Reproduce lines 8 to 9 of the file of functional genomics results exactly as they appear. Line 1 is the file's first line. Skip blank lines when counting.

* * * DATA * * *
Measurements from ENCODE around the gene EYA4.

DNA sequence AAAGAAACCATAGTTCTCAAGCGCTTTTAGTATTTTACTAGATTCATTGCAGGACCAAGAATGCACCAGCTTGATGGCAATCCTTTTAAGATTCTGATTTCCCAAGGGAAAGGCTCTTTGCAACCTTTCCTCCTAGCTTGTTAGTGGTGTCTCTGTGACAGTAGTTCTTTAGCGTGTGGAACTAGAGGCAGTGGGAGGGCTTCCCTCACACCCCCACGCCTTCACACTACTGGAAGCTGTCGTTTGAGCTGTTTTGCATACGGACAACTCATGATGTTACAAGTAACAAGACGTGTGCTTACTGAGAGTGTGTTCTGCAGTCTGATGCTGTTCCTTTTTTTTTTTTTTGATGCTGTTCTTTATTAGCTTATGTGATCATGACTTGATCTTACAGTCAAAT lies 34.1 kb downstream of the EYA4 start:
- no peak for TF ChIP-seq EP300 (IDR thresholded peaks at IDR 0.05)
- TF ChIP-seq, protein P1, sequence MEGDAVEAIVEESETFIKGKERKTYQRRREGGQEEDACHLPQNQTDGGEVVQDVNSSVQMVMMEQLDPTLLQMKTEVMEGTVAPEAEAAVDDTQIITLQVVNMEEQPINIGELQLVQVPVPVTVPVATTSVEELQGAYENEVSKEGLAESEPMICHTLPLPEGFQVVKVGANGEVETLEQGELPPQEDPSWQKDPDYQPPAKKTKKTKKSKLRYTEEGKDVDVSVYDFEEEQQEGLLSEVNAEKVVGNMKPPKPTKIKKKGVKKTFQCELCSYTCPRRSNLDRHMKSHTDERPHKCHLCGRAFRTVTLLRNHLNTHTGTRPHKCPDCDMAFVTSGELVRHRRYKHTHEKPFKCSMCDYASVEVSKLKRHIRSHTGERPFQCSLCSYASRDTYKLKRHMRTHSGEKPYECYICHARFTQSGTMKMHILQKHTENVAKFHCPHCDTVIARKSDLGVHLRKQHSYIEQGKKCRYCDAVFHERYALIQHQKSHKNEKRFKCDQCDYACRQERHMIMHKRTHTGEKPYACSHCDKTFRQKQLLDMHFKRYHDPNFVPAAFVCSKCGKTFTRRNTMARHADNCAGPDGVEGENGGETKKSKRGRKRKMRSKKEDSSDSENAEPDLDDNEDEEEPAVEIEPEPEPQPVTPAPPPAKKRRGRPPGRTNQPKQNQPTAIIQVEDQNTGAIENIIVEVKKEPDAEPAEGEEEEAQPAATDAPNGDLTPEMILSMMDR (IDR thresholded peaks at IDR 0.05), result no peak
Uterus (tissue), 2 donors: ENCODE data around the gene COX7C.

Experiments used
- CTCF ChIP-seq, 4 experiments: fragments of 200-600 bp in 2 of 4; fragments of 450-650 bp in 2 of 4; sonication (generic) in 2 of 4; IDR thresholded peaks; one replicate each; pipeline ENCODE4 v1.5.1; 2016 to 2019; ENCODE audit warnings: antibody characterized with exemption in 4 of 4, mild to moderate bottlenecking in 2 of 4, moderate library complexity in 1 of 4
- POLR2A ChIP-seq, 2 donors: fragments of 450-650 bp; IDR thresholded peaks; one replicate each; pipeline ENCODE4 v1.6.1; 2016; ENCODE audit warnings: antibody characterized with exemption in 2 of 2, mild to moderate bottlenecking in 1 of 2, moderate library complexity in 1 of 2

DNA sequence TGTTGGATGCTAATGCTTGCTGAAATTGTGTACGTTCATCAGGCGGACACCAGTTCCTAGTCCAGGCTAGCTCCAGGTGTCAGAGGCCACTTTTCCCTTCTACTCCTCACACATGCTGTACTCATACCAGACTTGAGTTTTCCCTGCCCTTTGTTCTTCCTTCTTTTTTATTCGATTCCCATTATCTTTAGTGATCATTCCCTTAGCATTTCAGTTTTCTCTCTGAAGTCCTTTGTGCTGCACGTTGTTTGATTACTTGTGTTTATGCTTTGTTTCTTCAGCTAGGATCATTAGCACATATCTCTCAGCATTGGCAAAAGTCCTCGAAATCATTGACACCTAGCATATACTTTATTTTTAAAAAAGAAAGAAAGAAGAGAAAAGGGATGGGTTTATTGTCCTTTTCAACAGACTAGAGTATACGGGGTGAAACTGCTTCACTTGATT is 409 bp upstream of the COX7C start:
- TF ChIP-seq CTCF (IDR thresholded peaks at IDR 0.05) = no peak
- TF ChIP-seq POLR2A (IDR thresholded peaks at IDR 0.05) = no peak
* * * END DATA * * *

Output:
- POLR2A ChIP-seq, 2 donors: fragments of 450-650 bp; IDR thresholded peaks; one replicate each; pipeline ENCODE4 v1.6.1; 2016; ENCODE audit warnings: antibody characterized with exemption in 2 of 2, mild to moderate bottlenecking in 1 of 2, moderate library complexity in 1 of 2

DNA sequence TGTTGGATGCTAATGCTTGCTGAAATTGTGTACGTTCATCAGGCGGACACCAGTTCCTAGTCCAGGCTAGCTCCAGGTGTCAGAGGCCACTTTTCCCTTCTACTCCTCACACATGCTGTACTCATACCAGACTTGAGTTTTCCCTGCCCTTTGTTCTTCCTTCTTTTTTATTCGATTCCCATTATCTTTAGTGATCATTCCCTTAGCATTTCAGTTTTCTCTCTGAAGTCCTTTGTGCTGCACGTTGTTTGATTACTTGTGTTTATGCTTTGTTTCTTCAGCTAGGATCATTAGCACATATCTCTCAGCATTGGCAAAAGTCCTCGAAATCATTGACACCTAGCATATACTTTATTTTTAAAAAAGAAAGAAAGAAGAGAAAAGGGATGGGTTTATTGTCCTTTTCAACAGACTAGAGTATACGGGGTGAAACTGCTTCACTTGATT is 409 bp upstream of the COX7C start: